In order to get on Old’s wavelength, it’s crucial to recognize that its sometimes wobbly tone marks it as an authentically grotesque movie. True grotesquerie—like Cronenberg’s deadpan atrocity exhibitions—doesn’t ask the viewer to choose between humor and revulsion. Instead, it recognizes that in some ways they’re one and the same, involuntary responses in the face of excess. Old’s gore is outrageous but also scrupulously controlled, and the same goes for Shyamalan’s visual and storytelling strategies. There are moments when the camera seems to drift away from the action instead of capturing it head-on, which could be taken as botched or amateurish technique if not for the way it speaks to the larger theme of time swiftly and indifferently passing people by. Meanwhile, the clunkiness of the narrative exposition—much of it delivered in the kind of hushed, quasi-lobotomized line readings Shyamalan has been encouraging since The Sixth Sense—ends up feeling apropos in the context of people growing dissociated from their own bodies and identities, as well as from reality itself. The characters’ staggering, brain-dead bewilderment is the point. When Maddox and Trent suddenly go from prepubescent to fully developed young adults in the span of half an hour, the Top 40 rapper named Mid-Sized Sedan stops feeling like a non sequitur and more like the natural order of things.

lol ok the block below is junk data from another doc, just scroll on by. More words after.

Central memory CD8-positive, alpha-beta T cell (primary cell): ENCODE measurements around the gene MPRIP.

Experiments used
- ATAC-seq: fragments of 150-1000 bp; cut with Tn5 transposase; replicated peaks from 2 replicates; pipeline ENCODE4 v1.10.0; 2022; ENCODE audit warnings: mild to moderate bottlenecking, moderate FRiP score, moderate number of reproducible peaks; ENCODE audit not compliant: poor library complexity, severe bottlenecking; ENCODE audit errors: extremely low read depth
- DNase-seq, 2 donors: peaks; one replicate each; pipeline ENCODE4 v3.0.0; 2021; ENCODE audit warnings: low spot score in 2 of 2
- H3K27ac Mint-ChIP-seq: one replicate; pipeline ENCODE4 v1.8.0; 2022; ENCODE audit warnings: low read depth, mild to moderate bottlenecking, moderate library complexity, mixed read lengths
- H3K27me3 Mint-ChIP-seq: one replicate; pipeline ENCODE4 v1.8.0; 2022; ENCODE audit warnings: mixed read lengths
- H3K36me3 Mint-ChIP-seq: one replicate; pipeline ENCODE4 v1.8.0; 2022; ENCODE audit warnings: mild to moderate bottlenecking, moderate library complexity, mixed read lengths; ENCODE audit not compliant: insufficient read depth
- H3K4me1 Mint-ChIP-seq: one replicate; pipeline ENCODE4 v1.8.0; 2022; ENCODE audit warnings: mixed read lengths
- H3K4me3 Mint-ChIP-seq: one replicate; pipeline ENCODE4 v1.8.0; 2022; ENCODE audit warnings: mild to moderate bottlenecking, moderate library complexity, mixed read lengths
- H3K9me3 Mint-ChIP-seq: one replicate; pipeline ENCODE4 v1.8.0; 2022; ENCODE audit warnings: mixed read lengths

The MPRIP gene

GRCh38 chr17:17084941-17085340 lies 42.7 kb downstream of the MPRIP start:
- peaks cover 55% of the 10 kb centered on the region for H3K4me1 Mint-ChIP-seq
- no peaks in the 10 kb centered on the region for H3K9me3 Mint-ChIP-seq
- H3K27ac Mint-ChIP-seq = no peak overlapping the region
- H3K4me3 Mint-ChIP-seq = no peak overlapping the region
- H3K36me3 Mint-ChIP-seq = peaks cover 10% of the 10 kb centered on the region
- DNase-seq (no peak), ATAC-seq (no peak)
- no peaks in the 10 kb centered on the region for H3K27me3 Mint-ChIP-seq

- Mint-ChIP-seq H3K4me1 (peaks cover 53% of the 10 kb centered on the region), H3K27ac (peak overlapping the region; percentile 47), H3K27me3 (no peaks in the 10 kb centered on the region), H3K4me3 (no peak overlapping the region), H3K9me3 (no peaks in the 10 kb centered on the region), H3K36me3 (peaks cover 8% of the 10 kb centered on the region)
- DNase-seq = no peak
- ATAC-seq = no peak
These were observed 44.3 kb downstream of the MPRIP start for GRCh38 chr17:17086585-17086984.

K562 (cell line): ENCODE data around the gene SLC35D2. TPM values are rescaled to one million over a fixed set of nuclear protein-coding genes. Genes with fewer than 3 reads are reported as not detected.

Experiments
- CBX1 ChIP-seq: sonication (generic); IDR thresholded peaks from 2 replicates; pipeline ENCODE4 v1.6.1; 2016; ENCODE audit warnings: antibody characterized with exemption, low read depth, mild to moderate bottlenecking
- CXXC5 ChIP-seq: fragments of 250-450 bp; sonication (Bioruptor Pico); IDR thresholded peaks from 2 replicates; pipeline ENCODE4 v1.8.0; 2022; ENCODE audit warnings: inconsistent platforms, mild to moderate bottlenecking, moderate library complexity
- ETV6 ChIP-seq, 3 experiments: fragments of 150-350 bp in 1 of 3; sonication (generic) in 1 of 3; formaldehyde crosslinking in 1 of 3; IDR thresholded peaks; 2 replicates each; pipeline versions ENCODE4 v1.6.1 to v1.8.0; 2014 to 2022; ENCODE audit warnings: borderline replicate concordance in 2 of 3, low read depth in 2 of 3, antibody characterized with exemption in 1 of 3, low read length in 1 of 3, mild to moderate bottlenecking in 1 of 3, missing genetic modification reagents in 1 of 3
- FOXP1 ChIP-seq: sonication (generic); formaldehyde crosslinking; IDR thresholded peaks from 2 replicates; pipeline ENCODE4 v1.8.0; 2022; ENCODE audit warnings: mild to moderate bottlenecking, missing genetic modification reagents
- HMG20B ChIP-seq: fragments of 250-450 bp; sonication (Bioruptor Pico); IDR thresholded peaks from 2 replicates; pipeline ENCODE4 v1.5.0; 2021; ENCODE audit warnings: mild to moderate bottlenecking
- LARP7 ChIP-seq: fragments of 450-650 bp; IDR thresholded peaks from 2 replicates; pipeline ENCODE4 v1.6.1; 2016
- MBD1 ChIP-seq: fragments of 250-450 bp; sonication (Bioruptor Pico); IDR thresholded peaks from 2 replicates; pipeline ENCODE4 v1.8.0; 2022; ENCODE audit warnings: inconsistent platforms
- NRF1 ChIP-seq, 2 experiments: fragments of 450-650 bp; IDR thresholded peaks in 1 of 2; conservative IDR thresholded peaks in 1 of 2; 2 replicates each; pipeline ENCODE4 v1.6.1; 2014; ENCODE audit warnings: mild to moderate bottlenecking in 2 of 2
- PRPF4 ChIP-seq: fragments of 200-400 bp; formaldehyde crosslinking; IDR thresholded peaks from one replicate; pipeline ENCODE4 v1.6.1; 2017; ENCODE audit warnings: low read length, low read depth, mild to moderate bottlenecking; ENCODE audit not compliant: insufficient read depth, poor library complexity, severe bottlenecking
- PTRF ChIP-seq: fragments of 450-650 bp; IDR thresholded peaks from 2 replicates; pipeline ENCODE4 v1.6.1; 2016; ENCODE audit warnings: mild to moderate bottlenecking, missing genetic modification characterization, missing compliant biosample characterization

If Shyamalan struggles at all in Old, it’s with the quasi-scientific conceits about magnetism and cellular regeneration that lie at the edges of his story—the boundary lines around his twilight zone. But what he puts front and center splits the difference between unhinged and affecting, which turns out to be a potent combination. The plot beats are structured almost entirely around the revelations of the various characters’ respective vulnerabilities, the preexisting physical and psychological conditions drawn out by the island’s uncanny effects, usually with disastrous consequences. It’s not that Shyamalan defines his characters by their defects so much as he’s taking detailed, merciless inventory of all the ways that our biologies can betray us. Not all of the actors are up to the challenge of playing existential vessels—Rufus Sewell, so good in support of Anthony Hopkins in The Father, falters as one of the director’s trademark human monsters—but Krieps and Bernal evince a believably damaged intimacy, while Thomasin McKenzie and Alex Wolff do the emotional heavy lifting as the teens who’ve been hurtled toward maturity.